I agree that sometimes authors present a concept simply because it's a standard example in the subject, but then spend a single page on it and just move on to other things. One example that comes to mind is a particular text on undergraduate real analysis which introduced Fourier Series in a few pages and then had a single sloppy exercise related to applications to PDEs. I'm not saying the book should have dedicated a chapter to PDEs, but one ugly exercise seems like a travesty and makes you scratch your head about why you're wasting your time on this stuff. I don't expect incredibly motivated concepts in graduate texts on the same subject simply because by then I should have already been motivated enough to study onwards.
However, motivation for what you're doing is one of those dangerous phrases in mathematics. For the more difficult and abstract stuff out there, it's not always straightforward to communicate the direct usefulness of an idea. Just because I tell you a result is incredibly useful in say, the sciences, does that make all the difference? When I learned the Radon-Nikodym theorem in real analysis, I could not for the life of me see a genuinely useful application of it, until I came to the formal definition of conditional expectation in probability. In short, the proof of existence and uniqueness of conditional expectation is by the abstract nonsense argument of the Radon-Nikodym theorem. I certainly think it would have been quite nice if somebody told me in my real analysis class why we were learning the Radon-Nikodym theorem, but at the same time I don't think I would have been ready to learn the substantial amount of probability to really understand what the heck the formal definition of conditional expectation is (let alone why it's useful!).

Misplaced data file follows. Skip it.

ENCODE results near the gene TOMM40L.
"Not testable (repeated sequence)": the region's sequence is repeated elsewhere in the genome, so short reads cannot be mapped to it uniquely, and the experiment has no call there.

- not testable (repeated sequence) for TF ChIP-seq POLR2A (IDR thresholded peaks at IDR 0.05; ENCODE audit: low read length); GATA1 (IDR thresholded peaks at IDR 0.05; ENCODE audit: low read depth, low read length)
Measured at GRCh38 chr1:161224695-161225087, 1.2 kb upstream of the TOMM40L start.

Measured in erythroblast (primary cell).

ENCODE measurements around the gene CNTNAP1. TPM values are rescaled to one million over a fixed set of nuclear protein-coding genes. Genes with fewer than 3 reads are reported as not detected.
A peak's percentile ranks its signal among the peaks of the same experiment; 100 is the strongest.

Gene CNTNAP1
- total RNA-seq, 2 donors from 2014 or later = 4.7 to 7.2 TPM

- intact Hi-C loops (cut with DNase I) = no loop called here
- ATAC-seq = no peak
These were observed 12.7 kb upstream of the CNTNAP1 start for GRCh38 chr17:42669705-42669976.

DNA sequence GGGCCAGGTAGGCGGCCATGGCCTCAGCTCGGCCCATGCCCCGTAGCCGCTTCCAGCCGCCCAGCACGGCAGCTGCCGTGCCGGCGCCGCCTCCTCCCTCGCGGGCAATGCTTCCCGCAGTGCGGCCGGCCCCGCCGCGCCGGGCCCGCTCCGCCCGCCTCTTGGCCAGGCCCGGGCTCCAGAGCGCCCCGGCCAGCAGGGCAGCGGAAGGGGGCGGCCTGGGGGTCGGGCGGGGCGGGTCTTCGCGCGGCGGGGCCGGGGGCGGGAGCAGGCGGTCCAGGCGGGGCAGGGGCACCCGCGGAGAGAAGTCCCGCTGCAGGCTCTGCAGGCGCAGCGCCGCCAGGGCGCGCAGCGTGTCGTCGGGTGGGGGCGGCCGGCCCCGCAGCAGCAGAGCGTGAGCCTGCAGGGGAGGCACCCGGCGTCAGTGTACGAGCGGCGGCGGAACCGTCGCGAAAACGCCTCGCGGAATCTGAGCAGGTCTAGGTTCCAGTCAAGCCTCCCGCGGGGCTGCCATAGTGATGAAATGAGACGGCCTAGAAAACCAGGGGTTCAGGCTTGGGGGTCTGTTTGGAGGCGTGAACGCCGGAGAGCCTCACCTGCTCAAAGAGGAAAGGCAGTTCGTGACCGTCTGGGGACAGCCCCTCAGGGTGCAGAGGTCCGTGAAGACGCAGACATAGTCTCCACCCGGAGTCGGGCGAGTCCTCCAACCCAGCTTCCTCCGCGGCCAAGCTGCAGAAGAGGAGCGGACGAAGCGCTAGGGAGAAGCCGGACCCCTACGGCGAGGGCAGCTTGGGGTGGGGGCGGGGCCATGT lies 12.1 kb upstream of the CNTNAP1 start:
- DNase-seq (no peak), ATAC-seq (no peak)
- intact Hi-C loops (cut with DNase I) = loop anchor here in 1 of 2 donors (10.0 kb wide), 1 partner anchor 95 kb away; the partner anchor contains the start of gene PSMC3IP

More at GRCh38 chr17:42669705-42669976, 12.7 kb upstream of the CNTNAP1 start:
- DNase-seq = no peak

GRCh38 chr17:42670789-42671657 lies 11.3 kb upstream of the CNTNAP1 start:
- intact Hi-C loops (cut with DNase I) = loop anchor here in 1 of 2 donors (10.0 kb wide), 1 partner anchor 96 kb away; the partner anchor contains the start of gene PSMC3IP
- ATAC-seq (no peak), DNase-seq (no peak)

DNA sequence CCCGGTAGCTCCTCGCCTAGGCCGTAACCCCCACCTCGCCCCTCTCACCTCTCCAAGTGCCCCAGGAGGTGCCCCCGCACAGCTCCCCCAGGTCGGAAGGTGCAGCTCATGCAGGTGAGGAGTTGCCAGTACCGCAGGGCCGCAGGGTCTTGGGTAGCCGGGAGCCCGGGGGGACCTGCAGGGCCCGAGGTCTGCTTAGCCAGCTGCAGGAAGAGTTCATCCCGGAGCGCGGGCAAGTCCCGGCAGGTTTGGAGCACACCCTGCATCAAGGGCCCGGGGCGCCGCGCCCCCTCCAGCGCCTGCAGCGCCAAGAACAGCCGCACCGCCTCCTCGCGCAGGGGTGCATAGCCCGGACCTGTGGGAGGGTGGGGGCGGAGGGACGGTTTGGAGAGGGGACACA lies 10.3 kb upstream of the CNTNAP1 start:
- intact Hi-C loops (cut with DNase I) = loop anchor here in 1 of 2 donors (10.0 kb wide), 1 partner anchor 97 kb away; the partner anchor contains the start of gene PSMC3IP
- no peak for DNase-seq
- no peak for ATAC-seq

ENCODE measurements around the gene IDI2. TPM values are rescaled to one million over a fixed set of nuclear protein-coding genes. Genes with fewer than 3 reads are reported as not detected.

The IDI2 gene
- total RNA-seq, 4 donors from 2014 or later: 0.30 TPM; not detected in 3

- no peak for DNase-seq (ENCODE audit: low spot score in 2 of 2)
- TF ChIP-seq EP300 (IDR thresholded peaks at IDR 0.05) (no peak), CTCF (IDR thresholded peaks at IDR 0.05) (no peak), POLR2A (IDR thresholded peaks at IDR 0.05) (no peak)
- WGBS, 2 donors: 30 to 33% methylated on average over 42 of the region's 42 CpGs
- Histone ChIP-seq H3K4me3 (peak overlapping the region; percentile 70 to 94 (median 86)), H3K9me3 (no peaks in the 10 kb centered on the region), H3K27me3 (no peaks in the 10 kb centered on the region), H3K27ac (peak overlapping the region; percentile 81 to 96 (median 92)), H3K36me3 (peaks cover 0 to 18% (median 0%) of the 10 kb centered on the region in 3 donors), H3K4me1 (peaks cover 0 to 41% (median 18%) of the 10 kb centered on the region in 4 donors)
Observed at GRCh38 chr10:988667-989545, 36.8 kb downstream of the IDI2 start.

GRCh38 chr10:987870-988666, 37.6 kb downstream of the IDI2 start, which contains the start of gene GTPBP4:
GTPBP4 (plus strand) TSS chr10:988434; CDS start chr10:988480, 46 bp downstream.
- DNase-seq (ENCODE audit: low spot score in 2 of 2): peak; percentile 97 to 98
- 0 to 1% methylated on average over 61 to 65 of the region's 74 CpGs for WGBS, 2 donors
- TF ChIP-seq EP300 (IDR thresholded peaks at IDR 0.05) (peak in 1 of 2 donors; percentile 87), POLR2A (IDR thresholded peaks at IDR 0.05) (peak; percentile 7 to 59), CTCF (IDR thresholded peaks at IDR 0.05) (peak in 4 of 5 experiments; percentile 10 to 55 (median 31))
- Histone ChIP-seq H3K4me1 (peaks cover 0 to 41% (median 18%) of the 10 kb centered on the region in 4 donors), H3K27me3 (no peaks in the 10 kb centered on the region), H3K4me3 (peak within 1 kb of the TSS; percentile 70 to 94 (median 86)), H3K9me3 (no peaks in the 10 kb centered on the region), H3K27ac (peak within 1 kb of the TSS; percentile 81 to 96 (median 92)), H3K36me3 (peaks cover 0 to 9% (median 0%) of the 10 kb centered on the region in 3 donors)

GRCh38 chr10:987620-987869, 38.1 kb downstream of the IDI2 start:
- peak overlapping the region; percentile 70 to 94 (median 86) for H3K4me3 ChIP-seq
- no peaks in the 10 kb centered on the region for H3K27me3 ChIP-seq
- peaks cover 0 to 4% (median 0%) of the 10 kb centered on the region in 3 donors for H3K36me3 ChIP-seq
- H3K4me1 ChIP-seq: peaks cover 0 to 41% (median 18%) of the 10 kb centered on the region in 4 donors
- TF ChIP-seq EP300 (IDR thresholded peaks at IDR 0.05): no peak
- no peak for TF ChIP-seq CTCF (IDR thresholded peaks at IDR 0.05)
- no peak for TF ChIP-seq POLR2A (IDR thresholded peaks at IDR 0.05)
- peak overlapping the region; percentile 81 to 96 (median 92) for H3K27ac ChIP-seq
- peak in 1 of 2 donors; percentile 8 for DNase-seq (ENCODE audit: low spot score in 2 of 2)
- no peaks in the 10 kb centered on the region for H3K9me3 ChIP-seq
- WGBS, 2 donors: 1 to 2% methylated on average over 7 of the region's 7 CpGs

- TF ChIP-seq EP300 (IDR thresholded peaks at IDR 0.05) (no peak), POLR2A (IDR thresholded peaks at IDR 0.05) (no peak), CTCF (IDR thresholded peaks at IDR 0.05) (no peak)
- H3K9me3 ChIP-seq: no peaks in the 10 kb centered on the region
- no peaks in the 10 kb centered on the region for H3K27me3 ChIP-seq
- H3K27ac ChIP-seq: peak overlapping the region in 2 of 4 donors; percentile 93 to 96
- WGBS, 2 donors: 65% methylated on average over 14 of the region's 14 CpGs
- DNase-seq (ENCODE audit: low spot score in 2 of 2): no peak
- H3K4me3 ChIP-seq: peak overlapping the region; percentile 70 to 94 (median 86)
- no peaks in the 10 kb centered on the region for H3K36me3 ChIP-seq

ButPlus, much of the time I don't come to play devils advocate for appreciate a moment, if textbooks get too good textbook until I've read it would put professors out all the way through. If you're curious about "applications" of a job! what you're learning, try going ahead 20-30 pages, and hopefully the author will have started subjects which apply what you have learned.